Some railroad industry experts argue that Ackman bears little direct responsibility for current U.S. worker complaints. Ackman was a major investor and board member in Canadian Pacific a decade ago; he sold his stake in 2016, and reinvested in the company last year. “Bill Ackman is pretty innocent in this,” argues Tony Hatch, a veteran industry analyst. Ackman declined to comment.
Hatch also argues that Buffett can’t be held responsible for BNSF’s decisions, including what Hatch calls a “particularly harsh” system that railroad introduced earlier this year to penalize workers for taking unscheduled time off. The Berkshire Hathaway CEO is an investor, rather than a day-to-day operator, and famously allows his companies’ top executives plenty of independence to maximize shareholder returns. (That said, Buffett also doesn’t mind touting his companies’ broader social or environmental impact. “If the many essential products BNSF carries were instead hauled by truck, America’s carbon emissions would soar,” he wrote to Berkshire Hathaway shareholders in February.)
Buffett’s silence on paid leave also stands in contrast to one of his longtime philanthropic partners. He cofounded the Giving Pledge in 2010 with then-spouses Bill Gates and Melinda French Gates, and he has donated about $36 billion to their health-focused Gates Foundation. Meanwhile French Gates, who divorced Bill Gates last year, has individually long advocated for paid family leave in the United States. The country remains one of the only wealthy nations without it, despite a pandemic that valorized “essential” workers and created a cataclysmic economic crisis for women.
Funding to address workplace conditions, and to support labor rights, has in general been a “definite blind spot” for most billionaire philanthropists over the past several decades, according to Soskis. “Philanthropy tended to shy away from those issues, in part because it gets at the core of how the money was made,” he says.
These dilemmas extend far beyond the railroad industry. Amazon has been regularly criticized for its workplace practices, while founder Jeff Bezos last month told CNN he intends to give away the majority of his wealth during his lifetime. His former wife, writer MacKenzie Scott, has far eclipsed Bezos in execution; in three years, she’s given away around $14 billion of her share of the Amazon fortune. Starbucks founder and CEO Howard Schultz, whose family foundation in June pledged $100 million to a fund financing “diverse businesses,” is fiercely battling his workers’ efforts to unionize.
In some respects, this is a very old conundrum—especially for railroad magnates. Andrew Carnegie, John D. Rockefeller, and the other Gilded Age industrialists who shaped the modern industry faced plenty of scorn in their day for the sometimes-brutal business practices that filled their philanthropic coffers. In more recent years, both for-profit companies and nonprofit institutions have been running into accusations of “greenwashing” and making other hollow ESG pledges, as they try to reconcile the operations that created their wealth with the larger environmental and social impact they say they want to make on the world. For example, to go back to Buffett: Berkshire Hathaway also owns stakes in oil giants Chevron and Occidental Petroleum, and has faced investor pressure to do more to combat climate change.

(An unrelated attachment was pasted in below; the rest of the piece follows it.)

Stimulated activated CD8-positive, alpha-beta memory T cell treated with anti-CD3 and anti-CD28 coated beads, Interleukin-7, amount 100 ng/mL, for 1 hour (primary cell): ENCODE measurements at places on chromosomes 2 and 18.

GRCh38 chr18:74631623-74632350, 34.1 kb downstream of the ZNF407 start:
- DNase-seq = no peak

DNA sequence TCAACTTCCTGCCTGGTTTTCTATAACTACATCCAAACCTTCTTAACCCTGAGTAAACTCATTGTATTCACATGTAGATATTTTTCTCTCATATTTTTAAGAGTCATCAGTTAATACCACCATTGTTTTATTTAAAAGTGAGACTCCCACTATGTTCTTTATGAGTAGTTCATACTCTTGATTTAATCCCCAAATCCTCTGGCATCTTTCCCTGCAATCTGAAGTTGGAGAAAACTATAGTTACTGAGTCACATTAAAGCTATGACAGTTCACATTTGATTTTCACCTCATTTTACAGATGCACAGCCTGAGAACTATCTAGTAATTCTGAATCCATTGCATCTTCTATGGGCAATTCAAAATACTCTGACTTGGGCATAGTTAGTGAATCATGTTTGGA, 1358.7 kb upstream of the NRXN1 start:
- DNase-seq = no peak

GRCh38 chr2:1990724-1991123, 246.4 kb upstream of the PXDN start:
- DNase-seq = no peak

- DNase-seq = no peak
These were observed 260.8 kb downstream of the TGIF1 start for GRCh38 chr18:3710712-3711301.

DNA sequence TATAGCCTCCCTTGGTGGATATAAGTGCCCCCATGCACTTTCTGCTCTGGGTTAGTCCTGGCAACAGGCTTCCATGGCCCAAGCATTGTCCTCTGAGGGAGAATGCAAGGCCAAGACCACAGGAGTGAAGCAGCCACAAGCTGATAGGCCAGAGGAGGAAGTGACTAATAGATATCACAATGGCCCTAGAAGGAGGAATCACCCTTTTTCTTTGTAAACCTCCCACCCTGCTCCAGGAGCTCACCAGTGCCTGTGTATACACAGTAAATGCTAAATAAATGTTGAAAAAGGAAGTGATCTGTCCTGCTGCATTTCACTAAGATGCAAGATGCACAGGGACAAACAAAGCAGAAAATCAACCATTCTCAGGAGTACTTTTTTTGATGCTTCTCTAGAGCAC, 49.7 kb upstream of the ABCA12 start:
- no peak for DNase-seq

This tension between for-profit and nonprofit goals “is a phenomenon that’s existed for 150 years,” says Elizabeth Dale, an associate professor of nonprofit leadership at Seattle University. But, she adds, it’s heightened because “we’re in an era where businesspeople want to portray themselves as not doing harm.”
For philanthropists who want to reconcile their for-profit and nonprofit activities, NCRP’s Dorfman recommends investing more in grass-roots organizations focused on advocacy and empowerment of marginalized groups; removing any restrictions from the grants they give to charities, as MacKenzie Scott has become famous for doing; and speaking out publicly on the issues they care about. But to start, he argues, would-be donors should think more deeply about how they make their money in the first place.
“The capitalist system that produces the wealth that gets invested philanthropically also creates harmful externalities—for human beings or for the environment,” Dorfman says. “So step one, for any billionaire, is to minimize the harm that your profit-producing activities is creating.”